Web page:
Would it be insane to not offer refunds?

26 replies
Anyone ever experiment with simply not offering refunds at all for their products? I happen to sell a product (at my dayjob) and the company actually has a "no refunds" policy. It actually works out pretty well. When people ask me if they can get their money back before they decide to buy, I tell them that there are no refunds, but you can exchange it for a different product. Surprisingly, people are generally cool with it.

So I've been thinking about this concept recently for the IM world since there's been a lot of refund threads recently, and I'm wondering would it be financial suicide to start incorporating a no refund policy for your products? In the coaching business, there are no refunds and it works pretty well for them. Would it work for ebooks? Would it work for more expensive products?

Your thoughts?
#insane #offer #refunds
  • Profile picture of the author JustKid
    I usually implement a If it didnt work for you and you can show you did the method sorta policy.

    I mean if they really did the method bought the domain and hosting and it didnt pan out to them then of course I would refund it. It there is proof that this was just another freebie seeker then no, and I would call up paypal and get my dispute closed like that.
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  • Profile picture of the author excoder01
    You have to test it. And it depends on the type of products you're offering. It's a trade off.

    No refund mean, you'll probably keep more money, but less conversion since they might not trust the product.

    Having refund might mean more conversion, but if they refund, they probably shouldn't have bought it in the first place.
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  • Profile picture of the author Clark056
    We've been in business six years and we don't offer refunds. Instead we offer a satisfaction promise, that we back up with unlimited rewrites / revisions until the client is happy.

    You can protect the client's best interest without having to offer refunds.

    Clark
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  • Profile picture of the author Michael Oksa
    There are plenty of very successful internet marketers that don't offer refunds.

    They make it very clear that they don't and they stick to it.

    You do have to test it, but if you word the "no refund" policy the right way, it could possibly increase overall sales.

    All the best,
    Michael
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  • Profile picture of the author Chris Worner
    Test out your market. Big Mike of Incansoft does not offer refunds and his buisness seems to be booming regardless.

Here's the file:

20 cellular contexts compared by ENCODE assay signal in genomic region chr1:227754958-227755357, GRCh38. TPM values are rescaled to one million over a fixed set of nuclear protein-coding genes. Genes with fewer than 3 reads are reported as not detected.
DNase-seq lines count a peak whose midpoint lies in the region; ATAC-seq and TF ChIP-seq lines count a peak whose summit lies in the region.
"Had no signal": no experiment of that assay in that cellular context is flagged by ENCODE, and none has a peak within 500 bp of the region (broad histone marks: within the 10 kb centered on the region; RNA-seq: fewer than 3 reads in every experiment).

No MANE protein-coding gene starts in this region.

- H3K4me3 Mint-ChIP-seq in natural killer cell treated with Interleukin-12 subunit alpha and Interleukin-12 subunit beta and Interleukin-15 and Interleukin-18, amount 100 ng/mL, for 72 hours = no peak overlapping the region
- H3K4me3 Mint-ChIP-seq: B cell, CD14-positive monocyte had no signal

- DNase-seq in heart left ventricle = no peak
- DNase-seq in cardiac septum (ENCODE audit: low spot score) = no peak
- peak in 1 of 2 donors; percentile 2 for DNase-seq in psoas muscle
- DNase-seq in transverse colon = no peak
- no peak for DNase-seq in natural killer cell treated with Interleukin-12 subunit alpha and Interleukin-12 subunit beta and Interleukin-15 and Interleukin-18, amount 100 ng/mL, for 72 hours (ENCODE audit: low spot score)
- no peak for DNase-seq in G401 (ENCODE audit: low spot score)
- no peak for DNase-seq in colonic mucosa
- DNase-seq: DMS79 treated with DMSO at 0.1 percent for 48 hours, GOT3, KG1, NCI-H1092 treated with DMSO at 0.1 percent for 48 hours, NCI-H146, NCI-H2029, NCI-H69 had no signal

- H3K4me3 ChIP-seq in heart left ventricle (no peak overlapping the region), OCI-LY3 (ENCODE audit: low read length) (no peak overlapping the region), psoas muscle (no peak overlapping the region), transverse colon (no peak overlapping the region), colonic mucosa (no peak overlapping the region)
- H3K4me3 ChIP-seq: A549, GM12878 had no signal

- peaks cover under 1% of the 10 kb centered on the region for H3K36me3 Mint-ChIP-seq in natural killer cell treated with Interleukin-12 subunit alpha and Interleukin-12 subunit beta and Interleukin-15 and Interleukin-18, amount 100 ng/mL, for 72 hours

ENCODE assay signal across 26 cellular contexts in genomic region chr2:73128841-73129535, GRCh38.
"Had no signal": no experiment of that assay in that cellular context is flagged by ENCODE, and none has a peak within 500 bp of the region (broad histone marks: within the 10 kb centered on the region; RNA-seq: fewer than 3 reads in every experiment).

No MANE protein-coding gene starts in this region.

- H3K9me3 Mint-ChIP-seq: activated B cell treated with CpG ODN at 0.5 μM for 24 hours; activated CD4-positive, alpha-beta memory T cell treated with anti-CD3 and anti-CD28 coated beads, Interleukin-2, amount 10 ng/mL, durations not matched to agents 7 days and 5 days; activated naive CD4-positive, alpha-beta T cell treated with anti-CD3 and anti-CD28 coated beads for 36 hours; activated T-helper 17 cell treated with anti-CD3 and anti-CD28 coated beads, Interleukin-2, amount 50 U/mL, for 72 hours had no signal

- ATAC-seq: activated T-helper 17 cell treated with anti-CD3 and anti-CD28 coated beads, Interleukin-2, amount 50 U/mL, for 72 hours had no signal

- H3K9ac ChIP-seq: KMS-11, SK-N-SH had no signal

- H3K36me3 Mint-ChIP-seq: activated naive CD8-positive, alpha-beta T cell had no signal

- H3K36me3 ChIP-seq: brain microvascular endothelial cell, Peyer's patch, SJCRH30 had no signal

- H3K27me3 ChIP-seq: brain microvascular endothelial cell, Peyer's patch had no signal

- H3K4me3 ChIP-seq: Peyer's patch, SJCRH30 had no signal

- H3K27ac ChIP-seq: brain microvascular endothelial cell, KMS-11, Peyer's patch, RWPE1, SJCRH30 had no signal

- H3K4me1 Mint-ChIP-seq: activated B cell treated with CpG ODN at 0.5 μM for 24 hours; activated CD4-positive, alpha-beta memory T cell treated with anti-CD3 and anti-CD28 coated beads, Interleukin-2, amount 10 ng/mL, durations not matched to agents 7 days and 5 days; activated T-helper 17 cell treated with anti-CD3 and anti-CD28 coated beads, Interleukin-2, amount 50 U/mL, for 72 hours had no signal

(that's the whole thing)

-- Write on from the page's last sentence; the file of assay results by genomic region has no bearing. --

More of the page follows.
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  • Profile picture of the author PerfectedWeb
    Does a refund policy really weighs in the buyer's mind when it comes to make its decision anyways?

    As mentioned, as long as your product is good I see no reason to have a refund policy.
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    • Profile picture of the author JustKid
      Originally Posted by PerfectedWeb View Post

      Does a refund policy really weighs in the buyer's mind when it comes to make its decision anyways?

      As mentioned, as long as your product is good I see no reason to have a refund policy.
      Well I could hype a piece of cr@p up and offer no refunds if you see what i mean here.
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  • Profile picture of the author tush
    If some one is starting out, I guess a no refund policy would work against them. But if some one had build their brand and they have this credility, I am sure a no refund policy would be just fine.... because people know that what they are buying is high quality
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    • Profile picture of the author stackman
      I agree, it depends on the product and the targeted audience. In my case, I agonized over the decision of whether to offer refunds. My concerns: 1) that I would get a large number of refund requests, or 2) that people would interpret the refund policy as a kind of "try and buy" offer.

      I decided to go with the "total satisfaction" refund policy. As it turns out, my fears were completely unfounded. My refund request rate is somewhere in the noise level, maybe .01%.

      Now, having said the above, I think the refund exposure increases as the price of the product increases. My product is only $19.95. I'm sure there are some people who buy the product and are not satisfied, but $20 is just too little money to take the trouble to ask for a refund. I think it would be different if the product cost $100, or maybe even $50.